Reflections on Redirection – Preparing a Conference Paper

Ellie Colegate from the 2021 Cohort reflects on her recent attendance at the Socio-Legal Studies Association Annual Conference hosted by the University of Portsmouth in April 2024 and the process that led to her presentation.

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post by Ellie Colegate (2021 cohort)

“the course of obtaining a publication never did run smooth” – William Shakespeare…if he did a PhD or worked in a research position.

I have learned over the last few years that there is no linear process to writing a research paper. When it comes down to writing a paper and disseminating your work and ideas to the world it’s you, your notes, your findings and quite often your laptop doing battle in your mind to produce something that is understandable (we hope!) and illustrates your findings or thoughts in a cohesive way.

Writing a research paper is a highly personal experience, no matter the subject of the paper. So, when a paper is rejected or receives quite a lot of feedback, it can be disheartening and can sometimes make you question if you’ve got what it takes. However, last year I learnt that rejections aren’t always rejections; sometimes, they’re redirections.

In May 2023, WhatsApp introduced an editing window for messages that enables a sender to make changes to text that previously would have been permanent and unchangeable. Advertised as great for correcting typos—we’ve all been there—or adding extra context if you’ve missed an essential emoji, the introduction of a 15-minute window was promoted as being great if you “simply change your mind.”

As someone whose research revolves around the online harms young people experience due to online content and the legal interventions introduced to reduce these, this got me thinking. What about if someone changes a harmful message already read so that it is not harmful anymore?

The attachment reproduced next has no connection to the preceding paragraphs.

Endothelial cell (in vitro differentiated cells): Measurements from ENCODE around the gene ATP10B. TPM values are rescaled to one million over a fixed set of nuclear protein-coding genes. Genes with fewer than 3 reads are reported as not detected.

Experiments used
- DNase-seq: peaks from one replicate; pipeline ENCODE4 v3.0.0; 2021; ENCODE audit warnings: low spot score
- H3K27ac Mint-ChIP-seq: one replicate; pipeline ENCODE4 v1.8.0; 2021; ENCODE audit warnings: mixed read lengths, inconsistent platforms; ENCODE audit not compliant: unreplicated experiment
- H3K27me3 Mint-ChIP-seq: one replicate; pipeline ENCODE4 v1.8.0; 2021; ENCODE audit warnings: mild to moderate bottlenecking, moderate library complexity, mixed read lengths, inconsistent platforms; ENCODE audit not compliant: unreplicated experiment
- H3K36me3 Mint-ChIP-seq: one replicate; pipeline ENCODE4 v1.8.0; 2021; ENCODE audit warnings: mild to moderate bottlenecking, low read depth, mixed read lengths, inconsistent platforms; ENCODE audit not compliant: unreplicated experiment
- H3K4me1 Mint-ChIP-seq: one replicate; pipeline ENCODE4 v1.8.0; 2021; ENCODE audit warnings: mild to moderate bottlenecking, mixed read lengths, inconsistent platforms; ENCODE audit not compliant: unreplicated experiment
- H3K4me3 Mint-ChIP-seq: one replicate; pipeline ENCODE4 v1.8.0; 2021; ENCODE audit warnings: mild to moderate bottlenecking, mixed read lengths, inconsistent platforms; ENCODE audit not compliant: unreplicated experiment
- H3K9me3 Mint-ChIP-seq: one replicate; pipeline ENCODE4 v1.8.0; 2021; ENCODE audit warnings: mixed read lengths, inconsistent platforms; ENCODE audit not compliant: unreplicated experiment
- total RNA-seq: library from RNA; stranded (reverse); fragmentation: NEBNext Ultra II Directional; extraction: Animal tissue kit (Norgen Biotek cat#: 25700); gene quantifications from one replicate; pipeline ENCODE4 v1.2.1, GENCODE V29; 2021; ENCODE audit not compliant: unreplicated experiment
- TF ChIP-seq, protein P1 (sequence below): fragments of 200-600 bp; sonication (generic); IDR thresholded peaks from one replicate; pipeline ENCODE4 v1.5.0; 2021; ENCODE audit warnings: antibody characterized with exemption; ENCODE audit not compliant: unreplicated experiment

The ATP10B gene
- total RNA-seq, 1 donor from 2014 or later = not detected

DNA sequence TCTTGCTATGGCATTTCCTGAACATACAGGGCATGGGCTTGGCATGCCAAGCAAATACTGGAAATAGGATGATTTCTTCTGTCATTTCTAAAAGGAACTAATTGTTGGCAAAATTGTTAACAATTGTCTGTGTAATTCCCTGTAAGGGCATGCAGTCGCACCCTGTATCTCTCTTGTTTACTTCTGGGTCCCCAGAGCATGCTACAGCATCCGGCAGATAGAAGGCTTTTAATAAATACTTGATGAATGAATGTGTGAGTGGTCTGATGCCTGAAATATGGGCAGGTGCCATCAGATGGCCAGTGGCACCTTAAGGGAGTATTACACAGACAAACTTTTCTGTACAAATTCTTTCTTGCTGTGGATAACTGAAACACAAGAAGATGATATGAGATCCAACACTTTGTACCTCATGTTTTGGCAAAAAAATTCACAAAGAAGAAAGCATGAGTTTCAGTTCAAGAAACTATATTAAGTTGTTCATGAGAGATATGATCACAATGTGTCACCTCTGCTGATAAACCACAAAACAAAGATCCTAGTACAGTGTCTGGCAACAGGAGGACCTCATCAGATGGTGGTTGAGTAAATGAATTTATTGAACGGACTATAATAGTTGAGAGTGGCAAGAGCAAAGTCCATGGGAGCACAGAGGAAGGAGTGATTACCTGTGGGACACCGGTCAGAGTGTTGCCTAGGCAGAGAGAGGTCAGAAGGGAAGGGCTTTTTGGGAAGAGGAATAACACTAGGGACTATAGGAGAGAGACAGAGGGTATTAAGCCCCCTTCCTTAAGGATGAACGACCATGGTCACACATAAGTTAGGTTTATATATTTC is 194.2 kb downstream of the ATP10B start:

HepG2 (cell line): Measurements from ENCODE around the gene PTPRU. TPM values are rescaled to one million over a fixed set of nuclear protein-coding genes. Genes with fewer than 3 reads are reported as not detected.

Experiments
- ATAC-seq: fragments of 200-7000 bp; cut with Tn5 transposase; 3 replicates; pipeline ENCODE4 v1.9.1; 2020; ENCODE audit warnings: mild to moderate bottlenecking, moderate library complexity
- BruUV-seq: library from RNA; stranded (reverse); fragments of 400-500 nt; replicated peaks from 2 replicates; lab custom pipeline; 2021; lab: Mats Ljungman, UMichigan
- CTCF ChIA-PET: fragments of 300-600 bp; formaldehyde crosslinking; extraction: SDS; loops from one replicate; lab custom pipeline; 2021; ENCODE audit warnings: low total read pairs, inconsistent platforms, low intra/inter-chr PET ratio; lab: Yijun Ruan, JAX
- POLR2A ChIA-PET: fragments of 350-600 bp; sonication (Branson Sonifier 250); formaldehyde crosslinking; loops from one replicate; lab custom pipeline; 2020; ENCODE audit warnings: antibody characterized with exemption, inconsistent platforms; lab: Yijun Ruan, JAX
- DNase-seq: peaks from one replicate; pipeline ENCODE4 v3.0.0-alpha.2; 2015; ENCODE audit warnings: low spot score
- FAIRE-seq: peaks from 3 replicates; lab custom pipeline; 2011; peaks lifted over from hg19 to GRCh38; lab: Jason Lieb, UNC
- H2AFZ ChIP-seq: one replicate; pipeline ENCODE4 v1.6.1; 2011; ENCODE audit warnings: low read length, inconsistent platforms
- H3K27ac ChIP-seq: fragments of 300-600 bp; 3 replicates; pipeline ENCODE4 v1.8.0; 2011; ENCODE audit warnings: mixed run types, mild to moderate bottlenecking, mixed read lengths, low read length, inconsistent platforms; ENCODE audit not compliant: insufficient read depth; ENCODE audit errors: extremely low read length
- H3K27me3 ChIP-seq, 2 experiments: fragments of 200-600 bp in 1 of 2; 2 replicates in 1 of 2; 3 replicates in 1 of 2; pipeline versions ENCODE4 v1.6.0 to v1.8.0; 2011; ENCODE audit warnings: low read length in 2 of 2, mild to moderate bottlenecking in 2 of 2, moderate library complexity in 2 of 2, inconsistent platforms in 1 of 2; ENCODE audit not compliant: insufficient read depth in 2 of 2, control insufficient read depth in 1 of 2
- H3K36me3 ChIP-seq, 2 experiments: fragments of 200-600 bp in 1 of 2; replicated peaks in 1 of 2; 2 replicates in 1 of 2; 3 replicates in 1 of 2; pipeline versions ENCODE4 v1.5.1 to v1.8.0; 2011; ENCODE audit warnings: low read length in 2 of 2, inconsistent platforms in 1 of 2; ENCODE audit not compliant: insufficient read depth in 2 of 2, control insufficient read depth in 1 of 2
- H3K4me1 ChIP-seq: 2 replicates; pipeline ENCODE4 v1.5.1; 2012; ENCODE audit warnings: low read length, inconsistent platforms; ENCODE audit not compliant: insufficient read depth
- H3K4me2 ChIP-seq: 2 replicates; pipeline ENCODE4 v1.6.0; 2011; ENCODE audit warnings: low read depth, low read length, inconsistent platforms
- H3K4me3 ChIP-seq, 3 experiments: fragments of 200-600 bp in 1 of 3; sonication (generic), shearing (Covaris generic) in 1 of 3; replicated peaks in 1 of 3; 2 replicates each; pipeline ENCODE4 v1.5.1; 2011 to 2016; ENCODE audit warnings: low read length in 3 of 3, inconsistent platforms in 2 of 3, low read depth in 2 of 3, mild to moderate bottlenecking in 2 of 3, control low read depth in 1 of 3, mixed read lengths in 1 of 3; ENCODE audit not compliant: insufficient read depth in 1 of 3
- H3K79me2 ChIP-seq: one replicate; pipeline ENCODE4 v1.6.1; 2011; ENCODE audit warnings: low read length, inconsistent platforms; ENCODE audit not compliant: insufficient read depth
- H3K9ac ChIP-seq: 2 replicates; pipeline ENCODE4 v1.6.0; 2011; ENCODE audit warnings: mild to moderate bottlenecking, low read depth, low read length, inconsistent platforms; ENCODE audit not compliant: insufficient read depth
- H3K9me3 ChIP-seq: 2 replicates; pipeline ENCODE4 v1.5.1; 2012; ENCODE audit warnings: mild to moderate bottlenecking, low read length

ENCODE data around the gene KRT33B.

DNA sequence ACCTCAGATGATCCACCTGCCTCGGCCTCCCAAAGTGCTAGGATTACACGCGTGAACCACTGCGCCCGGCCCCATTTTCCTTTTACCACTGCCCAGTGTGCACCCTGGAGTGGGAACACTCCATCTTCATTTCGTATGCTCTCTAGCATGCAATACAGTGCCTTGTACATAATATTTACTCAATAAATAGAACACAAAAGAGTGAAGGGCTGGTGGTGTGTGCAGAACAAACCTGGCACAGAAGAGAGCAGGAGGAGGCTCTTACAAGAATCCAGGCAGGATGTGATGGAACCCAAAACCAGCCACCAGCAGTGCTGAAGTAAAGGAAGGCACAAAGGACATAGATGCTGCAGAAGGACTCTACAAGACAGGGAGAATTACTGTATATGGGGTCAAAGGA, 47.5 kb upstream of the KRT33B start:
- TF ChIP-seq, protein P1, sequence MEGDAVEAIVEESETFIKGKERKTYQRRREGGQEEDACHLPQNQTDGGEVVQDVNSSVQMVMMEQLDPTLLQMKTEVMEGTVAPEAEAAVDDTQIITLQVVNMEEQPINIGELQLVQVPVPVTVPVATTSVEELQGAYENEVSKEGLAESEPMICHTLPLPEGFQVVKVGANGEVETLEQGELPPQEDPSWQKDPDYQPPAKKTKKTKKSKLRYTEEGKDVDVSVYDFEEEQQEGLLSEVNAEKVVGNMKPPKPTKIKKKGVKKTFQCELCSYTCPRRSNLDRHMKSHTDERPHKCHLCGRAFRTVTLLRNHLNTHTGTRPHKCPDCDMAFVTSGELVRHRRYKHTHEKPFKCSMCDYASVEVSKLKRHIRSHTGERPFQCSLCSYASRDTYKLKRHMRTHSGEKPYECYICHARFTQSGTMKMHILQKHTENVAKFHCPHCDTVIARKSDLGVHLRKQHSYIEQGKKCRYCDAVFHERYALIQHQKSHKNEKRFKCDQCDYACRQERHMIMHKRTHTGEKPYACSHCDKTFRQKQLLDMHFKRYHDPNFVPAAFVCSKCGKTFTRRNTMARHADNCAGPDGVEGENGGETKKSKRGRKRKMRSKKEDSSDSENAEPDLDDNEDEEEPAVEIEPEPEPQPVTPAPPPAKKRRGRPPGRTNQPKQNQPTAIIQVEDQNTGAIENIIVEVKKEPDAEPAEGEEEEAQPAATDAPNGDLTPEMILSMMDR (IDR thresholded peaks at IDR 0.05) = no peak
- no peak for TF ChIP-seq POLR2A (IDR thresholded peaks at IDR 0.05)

So, I got to work on my paper concerning ‘Edited and Disappearing Content’ – focusing on WhatsApp as the platform offering edited content and Snapchat as the platform offering content that disappears – and how, in certain circumstances, these types of content have the potential to harm young, aged users. Utilising existing reports outlining how and why young people were harmed online in the last few years, I analysed the newly introduced laws contained within the Online Safety Act 2023 alongside the ability for users to edit their content and make such disappear to illustrate how these features could cause issues for the overall aim of the law to reduce harmful interactions and content online.

From the outset, I had a journal in mind for this paper so worked to their specification. However, about a week after sending it off I received the “Thank you for your submission.” Email which continued with “unfortunately we will not be able to send your manuscript out for review.” The reason? Whilst the topic was of great interest, the journal was moving in a direction of empirical based work, of which my paper was not. But they hadn’t said “No thanks, you’re work isn’t good enough.” They’d said, “We like the ideas, we’re just going in a slightly different direction.” It was redirection, not a rejection.